32. E.P. Thompson, “An Open Letter To Leszek Kolakowski,” in The Poverty of Theory and Other Essays (New York and London: Monthly Review Press, 1978), p. 367.  Thompson was responding to Kolakowski’s travesty of Marxism, according to which Marxism envisages “the final elimination of all alienation and a wholly peaceful state of society without conflicts and contradictions”  (Ibid., p. 366).  For a review of various passages from Marx’s oeuvre which “show an awareness on Marx’s part…of sources of tension in human relations not traceable to economic causes,” see Norman Geras, “Seven Types of Obloquy: Travesties of Marxism,” in Socialist Register 1990, ed. Ralph Miliband and Leo Panitch (London: The Merlin Press, 1990), pp. 13-14.

33. Cf. Geras, “Seven Types of Obliquy,” p. 2.

34. A Darwinian Left, pp. 61-62.

35. “Roundtable on the Future of the Left,” Socialism and Democracy 25, vol. 13, no. 1 (Spring-Summer 1999), p. 17.

36. A Darwinian Left, p. 42. Or as he puts it in another passage: “we could seek to encourage a broader sense of our interests, in which we seek to build on the social and cooperative side of our nature, in addition to the individualistic and competitive side” (Ibid., p. 43).

37. Ibid., p. 52; 53.

38. “[A Darwinian left would] expect that, under different social and economic systems, many people will act competitively in order to enhance their own status, gain a position of power, and/or advance their interests and those of their kin” (Singer, A Darwinian Left, p. 61). Singer in fact discusses the problem of hierarchy at some length, and on one occasion even claims that the (supposedly) inherent human “tendency to form hierarchies” was the main source of inequalities in the ex-Soviet Union (Ibid., p. 39). He also claims that “revolutionaries” usually assume that it will be easy to eliminate hierarchy (Ibid.).  One wonders just which revolutionaries Singer has in mind: surely not Engels (the author of the essay “On Authority,” after all), nor any who have held that a “dictatorship of the proletariat,” however this phrase was construed, would need to remain in place long after the triumph of any socialist revolution.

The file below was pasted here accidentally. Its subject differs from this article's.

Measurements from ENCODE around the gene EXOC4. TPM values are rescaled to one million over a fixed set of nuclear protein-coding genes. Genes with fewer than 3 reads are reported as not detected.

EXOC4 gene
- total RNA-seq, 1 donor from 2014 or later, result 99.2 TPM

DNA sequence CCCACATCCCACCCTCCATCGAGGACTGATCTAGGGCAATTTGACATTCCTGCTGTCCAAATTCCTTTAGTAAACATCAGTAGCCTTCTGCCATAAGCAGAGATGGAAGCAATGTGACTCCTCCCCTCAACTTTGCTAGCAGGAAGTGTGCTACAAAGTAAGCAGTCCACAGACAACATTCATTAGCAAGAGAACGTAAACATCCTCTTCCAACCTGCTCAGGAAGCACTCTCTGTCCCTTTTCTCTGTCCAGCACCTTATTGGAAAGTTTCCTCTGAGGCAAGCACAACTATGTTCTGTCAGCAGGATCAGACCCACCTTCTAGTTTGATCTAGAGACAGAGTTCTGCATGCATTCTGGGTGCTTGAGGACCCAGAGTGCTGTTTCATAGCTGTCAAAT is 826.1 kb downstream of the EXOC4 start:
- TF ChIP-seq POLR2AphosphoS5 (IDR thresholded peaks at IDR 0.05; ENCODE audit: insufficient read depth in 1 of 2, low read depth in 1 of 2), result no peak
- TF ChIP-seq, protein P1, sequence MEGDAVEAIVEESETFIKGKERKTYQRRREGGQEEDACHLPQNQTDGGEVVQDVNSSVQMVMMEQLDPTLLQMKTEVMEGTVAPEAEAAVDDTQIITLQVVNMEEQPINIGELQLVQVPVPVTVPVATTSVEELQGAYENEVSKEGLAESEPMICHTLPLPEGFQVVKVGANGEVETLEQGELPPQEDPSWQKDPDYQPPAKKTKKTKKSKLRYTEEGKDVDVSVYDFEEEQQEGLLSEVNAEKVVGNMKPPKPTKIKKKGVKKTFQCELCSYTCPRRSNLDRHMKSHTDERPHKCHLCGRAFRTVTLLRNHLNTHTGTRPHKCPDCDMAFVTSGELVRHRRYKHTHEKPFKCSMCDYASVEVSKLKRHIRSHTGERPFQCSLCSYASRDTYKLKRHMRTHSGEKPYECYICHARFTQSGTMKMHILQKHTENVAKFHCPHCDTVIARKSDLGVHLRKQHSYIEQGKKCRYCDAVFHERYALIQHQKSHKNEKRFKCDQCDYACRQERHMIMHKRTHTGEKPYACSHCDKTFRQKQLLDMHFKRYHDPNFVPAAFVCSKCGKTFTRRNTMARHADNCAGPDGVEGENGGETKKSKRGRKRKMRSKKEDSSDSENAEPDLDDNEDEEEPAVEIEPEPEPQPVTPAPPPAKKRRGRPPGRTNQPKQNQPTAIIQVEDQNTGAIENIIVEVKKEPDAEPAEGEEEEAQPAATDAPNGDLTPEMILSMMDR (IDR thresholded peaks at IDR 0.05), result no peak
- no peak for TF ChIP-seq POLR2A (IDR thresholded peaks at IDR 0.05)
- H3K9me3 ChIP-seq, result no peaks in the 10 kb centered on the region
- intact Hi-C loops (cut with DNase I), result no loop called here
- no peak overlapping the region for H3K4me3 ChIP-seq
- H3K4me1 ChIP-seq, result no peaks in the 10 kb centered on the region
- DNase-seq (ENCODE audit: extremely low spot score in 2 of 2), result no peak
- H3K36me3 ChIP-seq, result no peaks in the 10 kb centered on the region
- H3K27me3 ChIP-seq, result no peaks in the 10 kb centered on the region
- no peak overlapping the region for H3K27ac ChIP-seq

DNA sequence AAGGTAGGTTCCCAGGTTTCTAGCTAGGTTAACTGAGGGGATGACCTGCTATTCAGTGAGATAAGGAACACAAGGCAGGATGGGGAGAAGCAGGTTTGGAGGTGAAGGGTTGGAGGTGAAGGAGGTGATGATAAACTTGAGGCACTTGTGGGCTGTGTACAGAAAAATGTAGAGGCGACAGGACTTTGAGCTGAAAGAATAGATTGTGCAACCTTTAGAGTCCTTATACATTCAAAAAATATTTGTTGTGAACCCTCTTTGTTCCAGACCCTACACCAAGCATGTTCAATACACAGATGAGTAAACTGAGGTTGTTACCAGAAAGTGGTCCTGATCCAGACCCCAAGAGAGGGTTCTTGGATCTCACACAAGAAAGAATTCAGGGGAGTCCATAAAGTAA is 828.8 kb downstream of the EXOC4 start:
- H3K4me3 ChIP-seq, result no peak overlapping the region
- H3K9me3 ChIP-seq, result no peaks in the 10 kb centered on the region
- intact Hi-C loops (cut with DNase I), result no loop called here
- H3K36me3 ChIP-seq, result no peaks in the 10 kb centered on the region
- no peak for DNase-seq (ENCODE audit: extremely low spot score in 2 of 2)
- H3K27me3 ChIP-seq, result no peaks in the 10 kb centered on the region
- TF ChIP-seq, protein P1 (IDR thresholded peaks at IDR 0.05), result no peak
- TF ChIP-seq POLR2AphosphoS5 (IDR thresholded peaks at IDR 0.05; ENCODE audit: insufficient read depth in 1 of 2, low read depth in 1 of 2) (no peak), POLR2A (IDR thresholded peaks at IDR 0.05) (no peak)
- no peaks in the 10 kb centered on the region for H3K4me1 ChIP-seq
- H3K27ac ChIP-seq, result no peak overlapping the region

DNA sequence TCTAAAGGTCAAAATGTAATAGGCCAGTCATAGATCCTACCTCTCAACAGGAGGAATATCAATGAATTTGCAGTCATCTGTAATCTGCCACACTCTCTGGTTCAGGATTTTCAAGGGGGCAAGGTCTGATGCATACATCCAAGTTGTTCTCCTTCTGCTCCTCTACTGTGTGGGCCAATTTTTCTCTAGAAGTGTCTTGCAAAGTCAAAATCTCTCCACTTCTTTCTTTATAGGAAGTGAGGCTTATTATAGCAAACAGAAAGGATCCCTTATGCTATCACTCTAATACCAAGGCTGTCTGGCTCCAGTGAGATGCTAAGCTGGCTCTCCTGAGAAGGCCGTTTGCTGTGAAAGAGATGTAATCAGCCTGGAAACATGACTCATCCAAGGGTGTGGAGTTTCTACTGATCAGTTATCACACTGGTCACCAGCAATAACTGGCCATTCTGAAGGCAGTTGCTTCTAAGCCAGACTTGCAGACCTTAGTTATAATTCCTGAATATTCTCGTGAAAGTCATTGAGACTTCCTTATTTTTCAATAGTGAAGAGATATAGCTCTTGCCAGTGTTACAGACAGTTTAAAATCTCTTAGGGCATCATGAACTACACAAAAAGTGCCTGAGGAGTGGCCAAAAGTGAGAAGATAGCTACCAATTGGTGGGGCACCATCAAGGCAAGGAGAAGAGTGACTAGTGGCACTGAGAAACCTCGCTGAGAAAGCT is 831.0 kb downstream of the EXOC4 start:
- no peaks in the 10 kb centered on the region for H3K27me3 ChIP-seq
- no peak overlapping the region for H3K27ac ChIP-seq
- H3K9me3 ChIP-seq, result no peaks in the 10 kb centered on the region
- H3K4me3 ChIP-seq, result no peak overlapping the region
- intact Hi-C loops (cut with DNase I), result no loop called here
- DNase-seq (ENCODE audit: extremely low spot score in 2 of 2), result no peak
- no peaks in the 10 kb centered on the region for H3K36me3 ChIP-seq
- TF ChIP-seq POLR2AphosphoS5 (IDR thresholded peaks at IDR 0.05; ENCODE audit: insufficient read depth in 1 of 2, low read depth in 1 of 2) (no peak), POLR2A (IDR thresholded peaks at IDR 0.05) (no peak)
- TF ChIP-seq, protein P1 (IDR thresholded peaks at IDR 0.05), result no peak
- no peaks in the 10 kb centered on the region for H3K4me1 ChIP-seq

39. “[A Darwinian left would] recognise that the way in which we exploit nonhuman animals is a legacy of a pre-Darwinian past that exaggerated the gulf between humans and other animals, and therefore work towards a higher moral status for nonhuman animals, and a less anthropocentric view of our dominance over nature” (A Darwinian Left, pp. 61-62).

40. Ibid., p. 28.

41. Ibid., p. 22.

42. Ibid., p. 23. Characteristically, Singer neglects to consider whether the converse of his statement i.e., that to anyone who sees a (radical) discontinuity between human beings and our nonhuman ancestors, it seems implausible that Darwinism gives us the laws of evolution for both natural and human history might not have the same presumptive validity.

43. Lewontin, Rose and Kamin, Not In Our Genes, p. 236.

44. James Rachels, Created From Animals: The Moral Implications of Darwinism (Oxford/New York, Oxford University Press, 1990), p. 76. Continuing with his account of Gould’s argument, Rachels adds: “Is there a specific gene for male dominance? … There are two possibilities: (1) male dominance might be only one among several forms of social organization consistent with our genes…; or (2) male dominance might be specifically mandated by our genes.  Once these alternatives are firmly established, Gould says, we can see that the available evidence supports only the first. … [There is, Gould remarks, currently no] ‘direct evidence for genetic control of specific human social behavior’” (Ibid).

45. Singer, A Darwinian Left, p. 30.

46. Ibid. p. 29.

47. The hallmark of such obloquy, according to Geras, is “the quick, casual disparagement, untroubled by effort of serious proof or even advocacy: the small, avoidable falsehood or lightminded absurdity; the rendering of an opposing viewpoint in transparently prejudicial terms; the passing caricature or easy oversimplification…” (“Seven Types of Obliquy,” p. 1).

48. See, for example, Singer’s essay “On Being Silenced In Germany,” included as the “Appendix” to the second edition of his Practical Ethics (Cambridge: Cambridge University Press, 1993), pp. 337-359.  For a typical caricature of the animal liberation position, cited by Singer himself, see his Animal Liberation, 2nd edition (London: Thorsons, 1991), p. 271, note 17.

49. Peter Singer, The Expanding Circle: Ethics and Sociobiology (New York: Farrar, Straus and Giroux, 1981), p. 158.

50. Rachels, op. cit.